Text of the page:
Friday 19 July 2013, 11:32 | By Andy Malt
CMU Beef Of The Week #166: Week Of The Beef
Well, it’s been quite a week, hasn’t it? I know you’re all expecting me to pick the most interesting, funny or ridiculous music-based tête-à-tête of the last seven days, but how do you choose in a week when amazing disputes just keep pouring out into the world?
The most obvious choice, and one that was suggested as BOTW by one of our Twitter followers almost as soon as it started, is of course Nigel Godrich and Thom Yorke’s stand against streaming services. In a flash, their side project Atoms For Peace, along with Yorke’s solo album and Godrich’s other band Ultraísta, were off streaming platforms. This, said Godrich, was a protest against the fact that new artists aren’t earning what they deserve from these services, Spotify bearing the brunt of the vitriol.
Cue an entire week of every newspaper, website and blog publishing articles from every side of the debate. And while it’s not a debate that shouldn’t be had, there were a lot of people shouting at once, and some of them were waving around some pretty ropey maths to back up their stances.
But while it may have been the loudest dispute, is this the best beef of the week? No, not really. It’s a debate that has been raging for a while, and will continue to do so for a long time to come. It used to be that artists complained that piracy was the reason they weren’t living in gold houses (and before that it was because MTV and HMV wouldn’t play/sell their records), now it’s streaming. But there are many reasons why an artist might not be living the high life off the back of their recordings alone, not least because it’s never ever worked like that.
So, the streaming debate might be what this week is remembered for, but there are lots of weeks that are remembered for sparking a debate over streaming. And let’s face it: no one wrote a song about any of it, so it can’t have been that important. Come on, where is the anti-streaming protest song? No one seems to write those anymore.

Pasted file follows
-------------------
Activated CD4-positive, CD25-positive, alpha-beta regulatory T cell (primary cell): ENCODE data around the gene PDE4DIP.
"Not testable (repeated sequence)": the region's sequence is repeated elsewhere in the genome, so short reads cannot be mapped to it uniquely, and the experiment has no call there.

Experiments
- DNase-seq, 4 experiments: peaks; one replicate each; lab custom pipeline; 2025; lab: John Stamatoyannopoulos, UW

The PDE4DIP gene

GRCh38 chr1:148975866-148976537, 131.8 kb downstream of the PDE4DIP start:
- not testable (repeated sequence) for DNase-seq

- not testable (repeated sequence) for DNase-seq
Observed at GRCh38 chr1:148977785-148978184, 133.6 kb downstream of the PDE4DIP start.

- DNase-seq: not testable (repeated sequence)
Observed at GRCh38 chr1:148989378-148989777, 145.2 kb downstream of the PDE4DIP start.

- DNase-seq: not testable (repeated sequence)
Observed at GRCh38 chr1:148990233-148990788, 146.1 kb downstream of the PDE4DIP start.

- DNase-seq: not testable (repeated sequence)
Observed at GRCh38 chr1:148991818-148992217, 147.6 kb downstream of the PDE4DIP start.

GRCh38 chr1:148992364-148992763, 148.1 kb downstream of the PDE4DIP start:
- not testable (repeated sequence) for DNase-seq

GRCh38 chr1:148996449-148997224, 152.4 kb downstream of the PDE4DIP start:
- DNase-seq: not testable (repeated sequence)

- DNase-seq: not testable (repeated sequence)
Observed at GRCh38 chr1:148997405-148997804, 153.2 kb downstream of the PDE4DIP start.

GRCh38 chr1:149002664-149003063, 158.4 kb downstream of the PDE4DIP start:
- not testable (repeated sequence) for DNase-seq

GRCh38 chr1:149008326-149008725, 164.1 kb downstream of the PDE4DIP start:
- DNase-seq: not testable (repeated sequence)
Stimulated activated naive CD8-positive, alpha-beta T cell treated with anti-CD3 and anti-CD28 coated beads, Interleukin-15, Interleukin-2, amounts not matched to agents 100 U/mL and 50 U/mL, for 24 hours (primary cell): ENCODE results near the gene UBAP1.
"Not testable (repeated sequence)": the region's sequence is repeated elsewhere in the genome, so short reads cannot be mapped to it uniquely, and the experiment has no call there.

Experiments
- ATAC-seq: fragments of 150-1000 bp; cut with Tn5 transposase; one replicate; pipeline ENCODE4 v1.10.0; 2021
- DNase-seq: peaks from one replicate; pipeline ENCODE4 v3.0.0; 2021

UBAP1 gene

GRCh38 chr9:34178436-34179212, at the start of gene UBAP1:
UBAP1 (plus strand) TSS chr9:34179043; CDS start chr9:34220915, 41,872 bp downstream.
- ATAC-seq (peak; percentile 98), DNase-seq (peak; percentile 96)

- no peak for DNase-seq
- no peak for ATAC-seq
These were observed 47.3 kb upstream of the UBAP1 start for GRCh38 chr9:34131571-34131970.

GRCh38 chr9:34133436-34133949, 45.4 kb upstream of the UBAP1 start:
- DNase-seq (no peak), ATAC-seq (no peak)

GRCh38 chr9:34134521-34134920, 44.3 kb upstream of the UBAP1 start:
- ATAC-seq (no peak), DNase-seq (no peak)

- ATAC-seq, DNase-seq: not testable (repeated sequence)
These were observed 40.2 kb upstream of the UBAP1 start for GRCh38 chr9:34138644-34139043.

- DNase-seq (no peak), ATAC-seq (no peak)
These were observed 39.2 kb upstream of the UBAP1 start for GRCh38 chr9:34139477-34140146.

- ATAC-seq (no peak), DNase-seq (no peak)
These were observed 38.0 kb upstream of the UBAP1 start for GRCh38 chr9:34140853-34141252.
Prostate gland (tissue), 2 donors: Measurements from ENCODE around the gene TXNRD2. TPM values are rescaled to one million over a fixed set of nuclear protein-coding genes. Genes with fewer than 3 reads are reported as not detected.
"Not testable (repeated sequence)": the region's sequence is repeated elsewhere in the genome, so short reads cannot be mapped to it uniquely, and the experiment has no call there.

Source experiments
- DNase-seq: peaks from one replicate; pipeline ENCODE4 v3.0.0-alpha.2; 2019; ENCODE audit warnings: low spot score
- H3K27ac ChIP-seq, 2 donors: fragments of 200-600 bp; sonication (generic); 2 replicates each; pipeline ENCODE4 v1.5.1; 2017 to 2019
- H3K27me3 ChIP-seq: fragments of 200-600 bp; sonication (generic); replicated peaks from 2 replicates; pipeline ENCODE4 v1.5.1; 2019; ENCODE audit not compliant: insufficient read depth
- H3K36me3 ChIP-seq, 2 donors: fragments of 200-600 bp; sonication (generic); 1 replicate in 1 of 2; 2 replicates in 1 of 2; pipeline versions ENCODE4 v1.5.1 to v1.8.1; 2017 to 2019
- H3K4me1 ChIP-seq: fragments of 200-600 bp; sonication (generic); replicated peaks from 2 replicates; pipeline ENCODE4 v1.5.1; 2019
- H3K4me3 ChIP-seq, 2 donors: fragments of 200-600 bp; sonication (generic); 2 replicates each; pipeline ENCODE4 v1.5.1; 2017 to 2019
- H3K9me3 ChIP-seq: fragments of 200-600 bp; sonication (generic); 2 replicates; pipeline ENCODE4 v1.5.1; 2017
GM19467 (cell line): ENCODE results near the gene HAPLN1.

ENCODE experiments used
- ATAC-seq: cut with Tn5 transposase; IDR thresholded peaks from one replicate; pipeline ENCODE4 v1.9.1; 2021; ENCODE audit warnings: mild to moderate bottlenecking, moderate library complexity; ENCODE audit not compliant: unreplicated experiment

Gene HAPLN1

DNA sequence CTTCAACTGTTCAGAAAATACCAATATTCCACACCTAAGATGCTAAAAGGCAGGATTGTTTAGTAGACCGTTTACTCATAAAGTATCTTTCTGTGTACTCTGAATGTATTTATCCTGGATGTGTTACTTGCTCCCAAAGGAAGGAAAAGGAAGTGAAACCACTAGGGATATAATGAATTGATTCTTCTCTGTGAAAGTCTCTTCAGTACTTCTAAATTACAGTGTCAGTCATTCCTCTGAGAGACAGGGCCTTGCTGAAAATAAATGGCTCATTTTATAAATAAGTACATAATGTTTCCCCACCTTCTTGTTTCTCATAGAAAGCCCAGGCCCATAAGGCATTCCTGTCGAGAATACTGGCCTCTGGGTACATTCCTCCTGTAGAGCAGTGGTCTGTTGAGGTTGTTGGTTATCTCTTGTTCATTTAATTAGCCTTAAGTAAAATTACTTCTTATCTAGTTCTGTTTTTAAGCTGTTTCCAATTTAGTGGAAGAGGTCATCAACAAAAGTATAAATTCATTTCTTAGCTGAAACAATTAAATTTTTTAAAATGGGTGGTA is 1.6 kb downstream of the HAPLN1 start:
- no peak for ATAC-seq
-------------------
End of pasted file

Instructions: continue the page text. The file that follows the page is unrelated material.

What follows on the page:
Amanda Palmer would write that song, I reckon. If she was actually anti-streaming, which I don’t believe she is. She’s pretty anti-Daily Mail though, and on that subject she did write a new track.
She penned the ditty, which she performed live in London last week, after the newspaper wrote a report on the fact that she has a nipple. Possibly two, but definitely one. The Mail knows this because a photographer took a picture of the nipple when it briefly left Palmer’s bra during her performance at Glastonbury.
Keen to let its readers know about the discovery of the Palmer Nipple (and, for most them presumably, the existence of Palmer at all), the Mail provided photographic evidence of it. It also noted, with that disapproving-yet-all-kinds-of-excited-about-seeing-some-flesh tone the Mail specialises in, that Palmer is known for wearing slightly revealing outfits. Though in her song Palmer pointed out that she’s actually quite well known for wearing nothing at all, illustrating this by performing half of her response song completely nude. The Mail didn’t report on that.
So well done Palmer for responding to the Mail-monkeys with such panache. Though that wasn’t the only gig-based beef this week. In fact, there were at least two more of note. One saw Beyonce joining an increasing number of artists who would prefer it if people enjoyed the show, rather than videoing it for later viewing on their mobile phones.